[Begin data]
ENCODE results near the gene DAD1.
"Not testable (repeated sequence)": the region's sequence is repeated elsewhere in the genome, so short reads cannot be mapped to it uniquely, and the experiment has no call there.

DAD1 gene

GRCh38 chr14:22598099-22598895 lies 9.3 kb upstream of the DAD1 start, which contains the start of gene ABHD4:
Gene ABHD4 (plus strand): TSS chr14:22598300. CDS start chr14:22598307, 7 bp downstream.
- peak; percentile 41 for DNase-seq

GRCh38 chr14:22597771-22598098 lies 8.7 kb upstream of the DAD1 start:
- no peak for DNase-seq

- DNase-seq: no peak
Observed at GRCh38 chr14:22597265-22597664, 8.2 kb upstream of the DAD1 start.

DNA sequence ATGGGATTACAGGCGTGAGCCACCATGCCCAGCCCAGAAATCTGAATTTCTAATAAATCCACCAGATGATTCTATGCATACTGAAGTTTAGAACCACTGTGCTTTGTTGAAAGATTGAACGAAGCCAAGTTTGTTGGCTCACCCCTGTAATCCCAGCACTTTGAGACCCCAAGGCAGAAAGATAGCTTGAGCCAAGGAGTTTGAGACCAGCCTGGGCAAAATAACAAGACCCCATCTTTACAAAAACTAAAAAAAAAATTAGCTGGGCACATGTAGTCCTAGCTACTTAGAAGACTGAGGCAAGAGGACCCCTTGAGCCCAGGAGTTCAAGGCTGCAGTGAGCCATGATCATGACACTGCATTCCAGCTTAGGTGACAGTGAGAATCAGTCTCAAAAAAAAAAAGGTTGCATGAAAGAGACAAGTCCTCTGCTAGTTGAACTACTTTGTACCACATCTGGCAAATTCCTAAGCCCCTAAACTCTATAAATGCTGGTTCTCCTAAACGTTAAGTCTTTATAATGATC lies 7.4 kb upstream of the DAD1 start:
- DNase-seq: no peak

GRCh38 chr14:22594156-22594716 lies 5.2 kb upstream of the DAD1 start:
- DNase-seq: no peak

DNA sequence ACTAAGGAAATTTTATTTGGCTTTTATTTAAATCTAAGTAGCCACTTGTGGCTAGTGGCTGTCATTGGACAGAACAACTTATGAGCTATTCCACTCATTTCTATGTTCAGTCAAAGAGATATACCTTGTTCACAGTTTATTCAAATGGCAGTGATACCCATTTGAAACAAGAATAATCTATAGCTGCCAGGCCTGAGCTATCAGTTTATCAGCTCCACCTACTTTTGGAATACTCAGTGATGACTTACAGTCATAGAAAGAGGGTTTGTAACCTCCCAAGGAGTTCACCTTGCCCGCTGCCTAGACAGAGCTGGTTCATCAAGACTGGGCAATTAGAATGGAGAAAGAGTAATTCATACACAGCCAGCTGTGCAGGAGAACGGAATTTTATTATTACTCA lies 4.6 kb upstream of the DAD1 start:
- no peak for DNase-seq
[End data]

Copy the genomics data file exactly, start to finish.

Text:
ENCODE results near the gene DAD1.
"Not testable (repeated sequence)": the region's sequence is repeated elsewhere in the genome, so short reads cannot be mapped to it uniquely, and the experiment has no call there.

DAD1 gene

GRCh38 chr14:22598099-22598895 lies 9.3 kb upstream of the DAD1 start, which contains the start of gene ABHD4:
Gene ABHD4 (plus strand): TSS chr14:22598300. CDS start chr14:22598307, 7 bp downstream.
- peak; percentile 41 for DNase-seq

GRCh38 chr14:22597771-22598098 lies 8.7 kb upstream of the DAD1 start:
- no peak for DNase-seq

- DNase-seq: no peak
Observed at GRCh38 chr14:22597265-22597664, 8.2 kb upstream of the DAD1 start.

DNA sequence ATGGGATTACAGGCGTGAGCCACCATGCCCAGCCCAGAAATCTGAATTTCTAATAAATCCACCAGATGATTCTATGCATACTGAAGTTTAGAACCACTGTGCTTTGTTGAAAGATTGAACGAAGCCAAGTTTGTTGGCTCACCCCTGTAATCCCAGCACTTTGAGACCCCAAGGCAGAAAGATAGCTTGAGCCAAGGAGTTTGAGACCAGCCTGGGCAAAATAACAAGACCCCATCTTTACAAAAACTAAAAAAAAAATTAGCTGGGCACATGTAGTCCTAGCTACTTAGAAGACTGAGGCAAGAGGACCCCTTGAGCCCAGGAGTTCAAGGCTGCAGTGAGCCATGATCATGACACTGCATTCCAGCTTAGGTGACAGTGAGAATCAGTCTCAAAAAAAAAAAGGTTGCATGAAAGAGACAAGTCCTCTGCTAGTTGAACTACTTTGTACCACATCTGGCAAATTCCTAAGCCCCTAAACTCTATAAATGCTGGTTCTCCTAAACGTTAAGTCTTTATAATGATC lies 7.4 kb upstream of the DAD1 start:
- DNase-seq: no peak

GRCh38 chr14:22594156-22594716 lies 5.2 kb upstream of the DAD1 start:
- DNase-seq: no peak

DNA sequence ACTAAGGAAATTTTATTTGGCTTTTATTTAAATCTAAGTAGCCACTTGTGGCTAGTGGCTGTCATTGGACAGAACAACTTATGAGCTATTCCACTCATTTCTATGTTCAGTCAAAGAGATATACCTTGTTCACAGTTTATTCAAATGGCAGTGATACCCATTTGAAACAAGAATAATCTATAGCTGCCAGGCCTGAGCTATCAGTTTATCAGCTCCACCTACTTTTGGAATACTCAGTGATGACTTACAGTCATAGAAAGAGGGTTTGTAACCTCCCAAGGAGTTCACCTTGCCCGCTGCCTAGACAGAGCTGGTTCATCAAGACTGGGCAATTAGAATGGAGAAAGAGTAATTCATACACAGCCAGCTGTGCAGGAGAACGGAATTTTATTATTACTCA lies 4.6 kb upstream of the DAD1 start:
- no peak for DNase-seq